Jorge Soto, in 1971 began working with the Taller Boricua artists’ workshop’s collaborators, whose art reflected an ideological re-revisioning of the “roots” of Puerto Rican culture and attempted to reconcile this with the experiences of the Puerto Rican diaspora.
His voluminous paintings, repeatedly outlined in tight urban environments, combine images of Afro-Puerto Rican artifacts, lettering from subway graffiti, and themes related to Santería. Soto-Sanchez spiritually and intellectually articulated the transnational evolution of Latino demographics in the United States.
Jorge Soto Sánchez was born in East Harlem (El Barrio) to Puerto Rican parents in 1947 and at the age of five moved with his family to the South Bronx. In elementary school, his teachers recognized his artistic talent and he received a scholarship from Saks Fifth Avenue Department Stores to take drawing classes in composition and human anatomy. In 1960, his parents sent him to Puerto Rico for an extended stay. Returning to New York in 1961, he attended two years of high school before dropping out and enlisting in the Army. Released from the Army in 1965, he was determined to become an artist and worked menial jobs but devoted himself to art.
In 1971, he became involved with Taller Boricua, the Puerto Rican artists’ collective, based in El Barrio, whose mission is using art as a tool for education and community building through the sponsoring of a wide range of exhibitions, literary readings, dances, festivals and free art classes. He served as director of Taller Boricua in the mid-70s. Soto’s quest to uncover his ancestral routes took him to Puerto Rico in 1972, where he made initial studies of Taino artifacts and the canonical works of Puerto Rican artists Jose Campeche and Francisco Oller. He had his first major solo exhibit in Puerto Rico at Galería Tanama in Arecibo in 1973. In 1977, he had a solo exhibit at the Association of Hispanic Arts in New York. His last major exhibition was at El Museo de Barrio in 1979, which featured 60 of his pen and ink drawings. In the mid-1980s, Soto became ill and moved to Vermont to convalesce. He remained there until his death on December 13, 1987. He left behind a large body of uncatalogued work, and his passing was seen as a creating a great void among the Nuyorican artists and poets.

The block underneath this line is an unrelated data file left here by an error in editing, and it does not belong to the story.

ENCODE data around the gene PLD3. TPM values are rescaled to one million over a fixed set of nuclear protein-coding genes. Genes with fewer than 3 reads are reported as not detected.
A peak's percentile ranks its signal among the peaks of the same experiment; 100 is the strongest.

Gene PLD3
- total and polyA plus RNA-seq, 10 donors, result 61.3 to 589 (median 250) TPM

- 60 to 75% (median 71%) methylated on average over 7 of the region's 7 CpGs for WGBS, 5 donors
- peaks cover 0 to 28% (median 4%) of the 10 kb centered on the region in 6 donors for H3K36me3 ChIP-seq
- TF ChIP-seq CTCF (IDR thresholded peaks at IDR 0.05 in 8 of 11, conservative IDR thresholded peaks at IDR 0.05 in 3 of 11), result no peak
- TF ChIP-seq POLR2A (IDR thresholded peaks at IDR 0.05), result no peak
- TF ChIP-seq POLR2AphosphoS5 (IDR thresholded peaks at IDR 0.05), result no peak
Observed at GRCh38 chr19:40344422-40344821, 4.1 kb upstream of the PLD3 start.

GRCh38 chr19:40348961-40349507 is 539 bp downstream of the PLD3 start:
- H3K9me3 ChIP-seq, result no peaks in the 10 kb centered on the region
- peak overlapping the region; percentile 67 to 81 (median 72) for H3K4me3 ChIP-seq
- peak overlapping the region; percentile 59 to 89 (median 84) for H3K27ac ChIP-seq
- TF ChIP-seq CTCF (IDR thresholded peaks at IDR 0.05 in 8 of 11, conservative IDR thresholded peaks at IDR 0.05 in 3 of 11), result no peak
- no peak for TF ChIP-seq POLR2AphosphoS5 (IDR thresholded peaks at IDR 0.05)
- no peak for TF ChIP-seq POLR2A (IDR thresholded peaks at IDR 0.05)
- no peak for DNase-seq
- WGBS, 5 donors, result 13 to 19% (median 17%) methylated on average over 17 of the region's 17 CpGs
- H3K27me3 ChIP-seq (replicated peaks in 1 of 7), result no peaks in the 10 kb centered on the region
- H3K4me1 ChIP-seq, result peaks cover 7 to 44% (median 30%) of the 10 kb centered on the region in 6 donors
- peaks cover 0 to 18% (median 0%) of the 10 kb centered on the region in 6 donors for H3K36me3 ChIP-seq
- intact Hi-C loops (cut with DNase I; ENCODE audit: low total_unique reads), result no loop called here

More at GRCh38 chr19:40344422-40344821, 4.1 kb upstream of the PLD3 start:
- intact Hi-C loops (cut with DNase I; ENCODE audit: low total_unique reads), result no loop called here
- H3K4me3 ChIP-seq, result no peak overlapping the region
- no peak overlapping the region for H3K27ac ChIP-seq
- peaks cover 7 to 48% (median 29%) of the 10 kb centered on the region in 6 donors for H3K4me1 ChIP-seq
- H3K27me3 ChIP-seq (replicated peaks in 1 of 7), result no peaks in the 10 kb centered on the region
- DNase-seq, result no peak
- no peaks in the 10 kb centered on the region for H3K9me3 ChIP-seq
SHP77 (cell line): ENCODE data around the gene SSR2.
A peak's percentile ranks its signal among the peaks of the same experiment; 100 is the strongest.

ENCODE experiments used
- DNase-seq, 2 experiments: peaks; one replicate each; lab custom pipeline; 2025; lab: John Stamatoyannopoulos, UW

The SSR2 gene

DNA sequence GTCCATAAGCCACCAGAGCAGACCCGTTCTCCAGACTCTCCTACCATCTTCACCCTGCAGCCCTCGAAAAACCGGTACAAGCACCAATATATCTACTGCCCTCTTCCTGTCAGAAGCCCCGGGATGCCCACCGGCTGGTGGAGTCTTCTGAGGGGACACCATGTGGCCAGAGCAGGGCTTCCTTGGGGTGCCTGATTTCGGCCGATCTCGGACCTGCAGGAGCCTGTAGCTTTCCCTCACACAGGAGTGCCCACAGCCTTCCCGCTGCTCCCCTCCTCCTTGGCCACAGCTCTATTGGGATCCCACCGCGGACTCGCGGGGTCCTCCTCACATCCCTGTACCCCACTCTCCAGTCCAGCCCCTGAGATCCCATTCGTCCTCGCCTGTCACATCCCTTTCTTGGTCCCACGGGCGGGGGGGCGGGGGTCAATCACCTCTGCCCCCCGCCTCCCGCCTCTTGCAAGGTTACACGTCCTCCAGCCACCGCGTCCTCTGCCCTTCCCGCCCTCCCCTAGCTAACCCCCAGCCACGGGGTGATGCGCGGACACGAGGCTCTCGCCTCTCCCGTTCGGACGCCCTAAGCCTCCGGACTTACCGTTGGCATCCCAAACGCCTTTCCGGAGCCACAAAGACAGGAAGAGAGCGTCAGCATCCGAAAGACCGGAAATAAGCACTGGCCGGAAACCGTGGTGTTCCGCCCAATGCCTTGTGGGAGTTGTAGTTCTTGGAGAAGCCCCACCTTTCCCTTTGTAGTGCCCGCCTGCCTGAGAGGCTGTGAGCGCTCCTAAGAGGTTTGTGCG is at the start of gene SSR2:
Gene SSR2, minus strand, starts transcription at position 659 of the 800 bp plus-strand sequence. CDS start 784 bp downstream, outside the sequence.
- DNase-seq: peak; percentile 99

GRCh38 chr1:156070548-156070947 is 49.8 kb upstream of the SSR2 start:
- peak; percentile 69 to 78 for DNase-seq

Taller Boricua Gallery
1680 Lexington Ave.
New York, NewYork, 10029
RT Print Makers Studio
121 East 106 Street
Visits by Appointment
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Taller Boricua Board of Directors
Chairman of the Board
William Cruz Colon
All programs are made possible by the New York State Council on the Arts with the support of Governor Andrew M. Cuomo and the New York State Legislature. Taller Boricua is also funded in part by public funds from the New York City Department of Cultural Affairs in partnership with the New York City Council, Consejo Grafico, the Puerto Rican Workshop Inc. and individual contributors
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